COOK ISLANDERS UNDERTAKE MAORI DICTIONARY

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By Trev Pitt

RAROTONGA, Cook Islands (The Cook Islands Herald, Dec. 24) – Cook Islands civil engineer David Bishop is turning his hand at a different trade, these days.

While engaged in development projects like the Rakahanga Hostel, he’s also trying to emulate efforts that have successfully produced the Pukapuka Dictionary.

Bishop has helped kick-start a similar project for the Manihiki and Rakahanga people by engaging a number of key people to contribute to the project.

Teacher Tangi Faireka is one of those volunteers and she’s now in the Northern Group, helping to distribute and collate the work within the communities.

The system is a relatively simple one, and is historically proven, says Bishop. To begin with, he has taken the New Zealand Maori Dictionary as a base and broken it up into six, alphabetical sections. One person gets assigned to each section, he explains, and consults with the village community on translations of each individual word wherever applicable, from Maori to English.

Included in the package, which Faireka carried North, are a number of resource materials, including Sir Peter Buck’s 1932 book "Ethnology of Manihiki and Rakahanga" and the Cook Islands Biodiversity Strategy and Action Plan.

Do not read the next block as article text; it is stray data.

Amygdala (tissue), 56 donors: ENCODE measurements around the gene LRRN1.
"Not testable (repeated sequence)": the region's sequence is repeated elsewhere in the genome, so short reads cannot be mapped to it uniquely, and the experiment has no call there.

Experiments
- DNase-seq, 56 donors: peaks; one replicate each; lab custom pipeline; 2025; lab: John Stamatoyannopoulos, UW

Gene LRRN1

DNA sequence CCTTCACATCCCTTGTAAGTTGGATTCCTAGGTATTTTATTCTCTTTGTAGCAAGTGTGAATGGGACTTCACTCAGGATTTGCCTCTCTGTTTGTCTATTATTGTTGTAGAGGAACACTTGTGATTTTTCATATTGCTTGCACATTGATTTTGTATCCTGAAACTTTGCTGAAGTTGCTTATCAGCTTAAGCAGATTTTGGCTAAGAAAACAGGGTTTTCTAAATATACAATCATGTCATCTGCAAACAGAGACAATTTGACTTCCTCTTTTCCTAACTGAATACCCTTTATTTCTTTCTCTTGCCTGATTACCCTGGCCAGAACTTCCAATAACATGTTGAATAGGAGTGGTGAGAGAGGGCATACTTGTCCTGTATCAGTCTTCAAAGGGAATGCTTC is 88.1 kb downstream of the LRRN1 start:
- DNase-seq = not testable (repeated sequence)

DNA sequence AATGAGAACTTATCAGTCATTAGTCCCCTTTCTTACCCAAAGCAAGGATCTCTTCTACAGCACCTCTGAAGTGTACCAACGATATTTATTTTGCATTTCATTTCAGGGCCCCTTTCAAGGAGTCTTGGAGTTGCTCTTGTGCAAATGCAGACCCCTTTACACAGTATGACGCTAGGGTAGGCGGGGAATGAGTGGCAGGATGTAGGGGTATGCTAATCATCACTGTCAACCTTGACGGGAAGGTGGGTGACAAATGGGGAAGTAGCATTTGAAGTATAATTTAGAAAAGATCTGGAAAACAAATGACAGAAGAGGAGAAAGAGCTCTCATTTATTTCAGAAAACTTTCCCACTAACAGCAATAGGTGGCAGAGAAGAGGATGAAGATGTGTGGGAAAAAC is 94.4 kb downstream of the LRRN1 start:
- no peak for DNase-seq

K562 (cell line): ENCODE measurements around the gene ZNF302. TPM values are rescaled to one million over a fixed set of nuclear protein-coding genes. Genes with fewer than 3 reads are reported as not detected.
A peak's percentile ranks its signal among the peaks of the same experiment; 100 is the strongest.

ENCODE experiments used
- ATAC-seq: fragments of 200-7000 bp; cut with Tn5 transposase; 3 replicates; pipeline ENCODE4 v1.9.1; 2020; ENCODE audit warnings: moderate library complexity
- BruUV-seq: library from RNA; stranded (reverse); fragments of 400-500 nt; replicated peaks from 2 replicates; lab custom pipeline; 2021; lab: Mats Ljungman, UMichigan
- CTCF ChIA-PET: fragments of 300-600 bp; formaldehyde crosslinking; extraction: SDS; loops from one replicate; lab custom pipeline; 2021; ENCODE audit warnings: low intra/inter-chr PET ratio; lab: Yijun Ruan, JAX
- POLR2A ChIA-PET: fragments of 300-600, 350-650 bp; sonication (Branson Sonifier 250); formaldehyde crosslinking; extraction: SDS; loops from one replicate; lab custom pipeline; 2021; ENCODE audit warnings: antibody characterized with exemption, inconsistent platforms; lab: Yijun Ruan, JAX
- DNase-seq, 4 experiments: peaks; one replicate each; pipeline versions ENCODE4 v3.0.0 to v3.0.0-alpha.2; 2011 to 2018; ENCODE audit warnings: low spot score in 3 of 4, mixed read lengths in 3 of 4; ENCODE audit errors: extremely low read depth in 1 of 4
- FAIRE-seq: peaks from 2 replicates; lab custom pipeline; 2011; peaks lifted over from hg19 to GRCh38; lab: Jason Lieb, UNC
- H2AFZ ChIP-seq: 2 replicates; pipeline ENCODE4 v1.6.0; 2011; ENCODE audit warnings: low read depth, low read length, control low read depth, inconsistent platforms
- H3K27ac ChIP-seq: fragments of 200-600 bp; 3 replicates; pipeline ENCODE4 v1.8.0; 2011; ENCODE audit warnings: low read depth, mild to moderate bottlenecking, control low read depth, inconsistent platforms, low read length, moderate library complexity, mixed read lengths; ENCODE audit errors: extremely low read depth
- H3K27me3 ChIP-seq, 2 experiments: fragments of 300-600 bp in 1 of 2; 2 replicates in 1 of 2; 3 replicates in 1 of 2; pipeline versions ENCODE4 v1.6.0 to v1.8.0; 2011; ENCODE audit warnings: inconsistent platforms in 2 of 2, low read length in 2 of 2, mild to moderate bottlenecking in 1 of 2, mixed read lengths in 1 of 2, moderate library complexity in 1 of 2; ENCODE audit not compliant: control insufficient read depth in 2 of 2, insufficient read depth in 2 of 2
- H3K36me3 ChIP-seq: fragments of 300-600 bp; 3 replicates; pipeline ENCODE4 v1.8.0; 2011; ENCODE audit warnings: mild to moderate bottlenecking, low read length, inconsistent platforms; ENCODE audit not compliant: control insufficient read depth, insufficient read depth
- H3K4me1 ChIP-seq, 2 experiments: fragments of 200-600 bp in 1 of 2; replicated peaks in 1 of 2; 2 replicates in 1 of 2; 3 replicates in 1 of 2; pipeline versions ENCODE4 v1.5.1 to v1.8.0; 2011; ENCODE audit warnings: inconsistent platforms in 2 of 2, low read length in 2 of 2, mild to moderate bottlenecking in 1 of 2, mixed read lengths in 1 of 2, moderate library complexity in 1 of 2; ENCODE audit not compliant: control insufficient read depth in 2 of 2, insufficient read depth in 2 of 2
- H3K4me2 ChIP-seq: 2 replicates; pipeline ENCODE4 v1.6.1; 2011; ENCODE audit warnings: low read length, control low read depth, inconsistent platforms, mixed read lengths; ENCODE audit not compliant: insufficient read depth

"The end result will be a dictionary for Manihiki and Rakahanga."

The beauty of it is that a lot of people are keen to help. There are no egos, no tall poppy syndrome in sight.

Bishop says a committee will be tasked with summarizing and overseeing publication. Mary Salisbury, who was an integral part of the Pukapuka project, has also expressed interest in being involved, he says.

The roots of Bishop’s efforts reach right into his own familial and cultural ties to Rakahanga, as well as his linkages with New Zealand.

"Manihiki and Rakahanga were the genesis of the migration to New Zealand," says Bishop, an active promoter and participant in the modern revival of the vaka voyaging tradition.

"It’s about discovering the linkages because we’re international as a people. Maori and us are the same. I support the philosophy of Te Wananga O Aotearoa. It’s about empowering people."

By broadening the efforts to document the meaning of the language, Bishop is hoping the process of empowerment also translates into a stronger national identity.

December 28, 2004

The Cook Islands Herald: http://www.ciherald.co.ck/Times.htm

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